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Happy Birthday City Unrulyversity!

Pop-up university celebrates two years of supporting Tech City start-ups

Tech City's first pop-up university is celebrating two years of providing free education and advice to London's entrepreneurs.

City Unrulyversity is a joint venture between City University London and Unruly, a digital video advertising company and one of Tech City's home-grown success stories.

Since launching in January 2013, City Unrulyversity has run 54 free teaching sessions helping more than 1,500 budding entrepreneurs grow their early stage businesses.

Academics from City's Cass Business School and other parts of the university deliver the interactive classes every Wednesday evening together with speakers from top companies which have included the BBC, Twitter and Framestore.

Cass's Dr Caroline Wiertz, who was instrumental in setting up City Unrulyversity, said: "City Unrulyversity is now firmly rooted in the Tech City scene. Since it was launched in January 2013, the average number of entrepreneurs attending each session has more than trebled from 20 to 65. Around one third of these own or work for a start-up and another third are in the process of setting up a new venture.

"City Unrulyversity helps entrepreneurs to fill gaps in their skills and knowledge. With its mix of academic theory and practical business advice, it's helping many entrepreneurs to grow their early stage companies and expand their network of contacts."

The curriculum is developed with input from the start-up community and covers a wide range of business, design and tech topics. Sessions have included 'How to build a great start-up team', 'Tackling Common Problems in Technology Start-Ups' and 'How to Build Strong Business Models in Times of Uncertainty'.

Other classes covered 'How to Ace Twitter: Business Impact in 140 characters', 'Marketing on Shoe-string' and 'Project Management for Start-Ups: Delivering Projects the Agile Way'.

Aneesha Lowni, cofounder of Springy Thing, which designs interactive children's storybooks for mobile phone apps, said: "City Unrulyversity is an ingenious idea - it has brought together great theory, practices and professional expertise in the form of friendly, accessible and informal presentations. I have loved the way each week I have come away with information that is useful and relevant to what's happening in the market today."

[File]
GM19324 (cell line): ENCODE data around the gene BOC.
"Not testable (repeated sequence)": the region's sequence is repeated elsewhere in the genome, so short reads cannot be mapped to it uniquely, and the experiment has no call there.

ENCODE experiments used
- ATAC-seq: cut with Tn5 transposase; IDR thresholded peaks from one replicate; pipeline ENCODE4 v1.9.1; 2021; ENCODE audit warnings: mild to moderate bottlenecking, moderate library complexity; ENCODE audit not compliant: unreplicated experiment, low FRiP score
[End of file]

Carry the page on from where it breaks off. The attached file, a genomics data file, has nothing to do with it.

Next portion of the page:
Chimezie Onwuama of Milton & Cross Legal Consultants, which helps start-ups develop effective corporate governance and compliance management systems, said: "City Unrulyversity was highly beneficial to me; the classes on branding, intellectual property protection and creating a positive customer experience have helped me look at business and entrepreneurship from different perspectives."

Following a relaunch in January, Unruly HQ is also now the home of the Hangout, City's student enterprise hub. The Hangout celebrated the move to its new location with the first Founders' Thursday event of the year. This monthly event sees three entrepreneurs share the highs and lows of founding a startup company with City students and recent alumni. Speakers included Michaela Jedinak, founder of Michaela Jedinak Dress Designers; Nadia Finer, business coach and founder of and George Burgess, founder of educational app, Gojimo.

Lotta Olsson, Community Manager at the Hangout said: "The Hangout is City's student enterprise incubator, where students and recent alumni get the support needed to test and launch their business ideas. We are very excited about building on our relationship with Unruly, embedding the startup community at City within the Unruly Hive. It is just fantastic to be able to celebrate our first Founders' Thursday of the year in The Hangouts' new home!"

City Unrulyversity pops-up every Wednesday night during three nine week terms per academic year. It is currently funded by the EU's Capital Accelerator Program.

Watch short videos describing the project at and

Detailed descriptions on each session is available at

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